If I were a song I’d be something like “Around Midnight”. The notes were going around in my head as I descended the steps to the cellar where there would be a night of jazz music. I had to walk as the car was not in the garage, just a fifteen minute walk, but was thinking of the journey home around midnight. I wonder if Theolonius Monk was thinking about getting home after playing. Probably his way home was in the early morning hours.
I could hear voices on my way down the steep stairs and I knew I would not be on my own this evening. Although going on my own, I was hoping to meet someone perhaps. I was lucky; there was a small table free so I took my place. The musicians had arrived and were tuning their instruments. It sounded as if Autumn Leaves would be their first song.
Although a cellar, it was a very tidy cellar. Not as dark and dank as you might think. Since the no smoking law, its freshness reflected on the whitewashed walls. A jazz cellar in a small town and I was alone, but saw a few familiar faces. There was a core of jazzers in this town and I belonged to them, although more on a now-and-again basis.
The musicians were all mostly in their best years. There was nothing that would fit in a rock band, more sedate, quiet, introverted. The pianist played a few introductive bars of smooth music and the musicians joined on after the other. Although some had notes, they really did not need them. This music was played with feeling, they set the mood their selves. I examined the musicians, dressed in their blue jeans and neat shirts. They needed no gimmicks in their clothing; their music spoke the language the people wanted to hear.
It was then that my eyes fell on the drummer. He was involved in keeping the rhythm. An interesting musician, and then it happened, our eyes met. I was sure he had seen me. There was a smile on his face for a brief moment and then he turned to the beat again. They were a unit, playing as if it was part of their body.
They were finished and after a short introduction by the trumpeter, who seemed to be the spokesman, they began to play “On Green Dolphin Street”, a piece just written for a film, but made famous by Miles Davis and other such jazz names. I took a stolen glance again towards the drummer, but he was concentrating, on what the fellow musicians were doing.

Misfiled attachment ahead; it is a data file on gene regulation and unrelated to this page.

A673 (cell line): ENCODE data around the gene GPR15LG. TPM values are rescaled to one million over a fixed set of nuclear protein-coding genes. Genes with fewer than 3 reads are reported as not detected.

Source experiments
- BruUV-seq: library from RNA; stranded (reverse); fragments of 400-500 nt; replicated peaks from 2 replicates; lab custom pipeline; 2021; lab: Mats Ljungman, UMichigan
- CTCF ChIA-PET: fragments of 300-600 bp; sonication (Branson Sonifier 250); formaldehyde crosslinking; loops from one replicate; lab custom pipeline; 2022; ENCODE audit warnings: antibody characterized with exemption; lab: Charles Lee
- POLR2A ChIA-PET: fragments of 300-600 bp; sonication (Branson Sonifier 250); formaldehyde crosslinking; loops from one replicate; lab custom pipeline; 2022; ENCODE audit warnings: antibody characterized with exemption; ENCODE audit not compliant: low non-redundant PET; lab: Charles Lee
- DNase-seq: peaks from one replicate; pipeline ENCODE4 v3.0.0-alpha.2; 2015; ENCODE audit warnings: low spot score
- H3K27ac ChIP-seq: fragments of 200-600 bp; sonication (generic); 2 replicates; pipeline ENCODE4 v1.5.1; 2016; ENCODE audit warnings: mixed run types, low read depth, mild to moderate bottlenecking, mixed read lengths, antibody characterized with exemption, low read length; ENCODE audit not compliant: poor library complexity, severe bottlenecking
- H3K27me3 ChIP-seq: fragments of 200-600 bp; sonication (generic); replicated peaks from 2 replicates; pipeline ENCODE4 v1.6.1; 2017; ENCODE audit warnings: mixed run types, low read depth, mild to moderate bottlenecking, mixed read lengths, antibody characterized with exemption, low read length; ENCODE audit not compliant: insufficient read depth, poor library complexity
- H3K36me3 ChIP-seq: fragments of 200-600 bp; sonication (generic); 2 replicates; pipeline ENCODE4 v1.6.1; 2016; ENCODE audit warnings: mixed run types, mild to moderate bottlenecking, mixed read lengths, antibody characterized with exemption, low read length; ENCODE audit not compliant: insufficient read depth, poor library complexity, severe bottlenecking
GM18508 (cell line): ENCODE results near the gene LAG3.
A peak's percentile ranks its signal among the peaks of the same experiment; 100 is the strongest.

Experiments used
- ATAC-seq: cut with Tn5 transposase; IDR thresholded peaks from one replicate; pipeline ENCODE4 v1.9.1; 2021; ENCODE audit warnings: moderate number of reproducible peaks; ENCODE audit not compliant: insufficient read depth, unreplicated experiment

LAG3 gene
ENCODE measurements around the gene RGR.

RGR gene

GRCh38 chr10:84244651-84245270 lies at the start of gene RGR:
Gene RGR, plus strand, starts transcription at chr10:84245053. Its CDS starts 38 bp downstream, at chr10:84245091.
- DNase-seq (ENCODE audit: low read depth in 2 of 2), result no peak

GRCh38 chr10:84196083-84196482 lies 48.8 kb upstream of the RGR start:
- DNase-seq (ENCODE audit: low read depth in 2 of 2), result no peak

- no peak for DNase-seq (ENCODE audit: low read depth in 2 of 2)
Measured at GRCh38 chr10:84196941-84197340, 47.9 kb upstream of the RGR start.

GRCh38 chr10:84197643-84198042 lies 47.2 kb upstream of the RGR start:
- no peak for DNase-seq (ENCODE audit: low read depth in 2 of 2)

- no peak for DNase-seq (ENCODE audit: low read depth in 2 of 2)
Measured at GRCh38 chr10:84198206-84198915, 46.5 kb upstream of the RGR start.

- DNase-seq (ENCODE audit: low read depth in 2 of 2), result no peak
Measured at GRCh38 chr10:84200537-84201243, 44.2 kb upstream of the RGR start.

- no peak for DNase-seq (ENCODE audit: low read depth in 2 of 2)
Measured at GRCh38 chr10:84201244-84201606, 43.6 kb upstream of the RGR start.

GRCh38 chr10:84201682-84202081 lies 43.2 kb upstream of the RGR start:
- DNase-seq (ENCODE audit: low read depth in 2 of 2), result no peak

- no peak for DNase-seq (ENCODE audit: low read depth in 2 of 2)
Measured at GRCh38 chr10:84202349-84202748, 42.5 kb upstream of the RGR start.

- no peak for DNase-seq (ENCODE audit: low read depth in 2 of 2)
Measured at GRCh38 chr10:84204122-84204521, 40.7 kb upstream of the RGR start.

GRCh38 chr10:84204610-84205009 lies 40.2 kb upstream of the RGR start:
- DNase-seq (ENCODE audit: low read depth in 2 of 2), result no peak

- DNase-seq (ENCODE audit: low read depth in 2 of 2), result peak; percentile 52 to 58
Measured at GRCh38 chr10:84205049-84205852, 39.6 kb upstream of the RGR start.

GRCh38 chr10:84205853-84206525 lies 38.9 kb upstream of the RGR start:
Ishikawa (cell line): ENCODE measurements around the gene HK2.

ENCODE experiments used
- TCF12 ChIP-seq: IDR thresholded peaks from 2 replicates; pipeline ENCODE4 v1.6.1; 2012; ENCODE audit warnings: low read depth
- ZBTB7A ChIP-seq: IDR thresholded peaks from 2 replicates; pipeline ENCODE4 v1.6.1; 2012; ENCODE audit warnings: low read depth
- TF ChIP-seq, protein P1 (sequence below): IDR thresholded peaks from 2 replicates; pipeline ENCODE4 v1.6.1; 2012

After a while the band took a break. They deserved it after the concentration they needed, and I was hoping, that perhaps the drummer would find me in the audience. Since I arrived, the jazz cellar had filled and there were very few seats left empty. I decided to take a break myself and left my place for a few moments. When I returned the drummer was sitting on the empty seat at my small table. He smiled at me.
“What do you think, it seemed to go well this evening. I might have been playing perhaps a little too loud.”
“No, not at all” was my answer. I really did not know what to say. I liked jazz but was no expert.
We sat there making small talk when the pianist joined us for a few minutes.
“We should be getting back to the stage” he said.
The drummer nodded in agreement, looked at me and said “the next one is for you” and when the band re-united on the stage they played “My Romance” a Rogers and Hart tune, but often played in a jazz formation.
My evening was complete, the music was good, the ambiance was good, and the drummer was really my type.
After the concert the band sat together and spoke about the evening, analysing what could be better, what was good but mainly being satisfied with the results. They invited me to join them and I was happy. The audience clapped, wanted more, and it was a success for all.
Slowly the time came to leave. I helped the drummer to carry the drums and cymbals up the cellar steps. Not an simple job. It is much easier when you play a trumpet perhaps, or even a piano. The piano is always there. We put the drums into the boot of the car and drove off together. When we arrived home, we were tired. We had a quick look to see that everything was in order at home. Yes, our son was already sleeping; our three cats were indoors, sheltering from the rain that had started in the meanwhile.
Oh yes, did I mention it. The drummer is my husband. He introduced me to the world of jazz, and I have been living there for the past forty-four years.